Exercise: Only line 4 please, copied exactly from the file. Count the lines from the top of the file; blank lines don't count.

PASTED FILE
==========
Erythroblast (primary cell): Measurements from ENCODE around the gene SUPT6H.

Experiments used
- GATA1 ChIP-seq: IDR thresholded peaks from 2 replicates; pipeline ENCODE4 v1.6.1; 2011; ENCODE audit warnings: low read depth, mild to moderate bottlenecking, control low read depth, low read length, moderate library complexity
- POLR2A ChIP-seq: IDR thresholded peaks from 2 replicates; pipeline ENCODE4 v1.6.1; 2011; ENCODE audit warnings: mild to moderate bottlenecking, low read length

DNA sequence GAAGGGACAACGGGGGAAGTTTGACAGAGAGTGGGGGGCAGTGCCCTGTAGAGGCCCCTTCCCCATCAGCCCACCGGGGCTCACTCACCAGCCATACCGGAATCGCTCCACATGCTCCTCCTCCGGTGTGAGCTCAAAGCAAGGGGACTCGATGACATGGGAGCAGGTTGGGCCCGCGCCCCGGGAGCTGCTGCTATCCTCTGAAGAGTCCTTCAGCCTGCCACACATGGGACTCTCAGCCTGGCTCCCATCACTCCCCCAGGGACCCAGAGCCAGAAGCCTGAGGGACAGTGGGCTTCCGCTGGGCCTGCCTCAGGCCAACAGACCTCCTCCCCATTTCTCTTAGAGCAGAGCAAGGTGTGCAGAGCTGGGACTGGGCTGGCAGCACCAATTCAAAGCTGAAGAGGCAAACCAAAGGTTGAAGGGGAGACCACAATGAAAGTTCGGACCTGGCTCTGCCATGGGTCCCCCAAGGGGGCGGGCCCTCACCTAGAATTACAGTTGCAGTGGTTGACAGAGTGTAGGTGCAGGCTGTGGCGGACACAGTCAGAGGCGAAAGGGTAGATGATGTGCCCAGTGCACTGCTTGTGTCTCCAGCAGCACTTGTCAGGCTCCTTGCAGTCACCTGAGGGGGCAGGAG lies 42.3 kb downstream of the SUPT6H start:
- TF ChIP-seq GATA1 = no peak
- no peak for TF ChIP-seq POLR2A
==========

- POLR2A ChIP-seq: IDR thresholded peaks from 2 replicates; pipeline ENCODE4 v1.6.1; 2011; ENCODE audit warnings: mild to moderate bottlenecking, low read length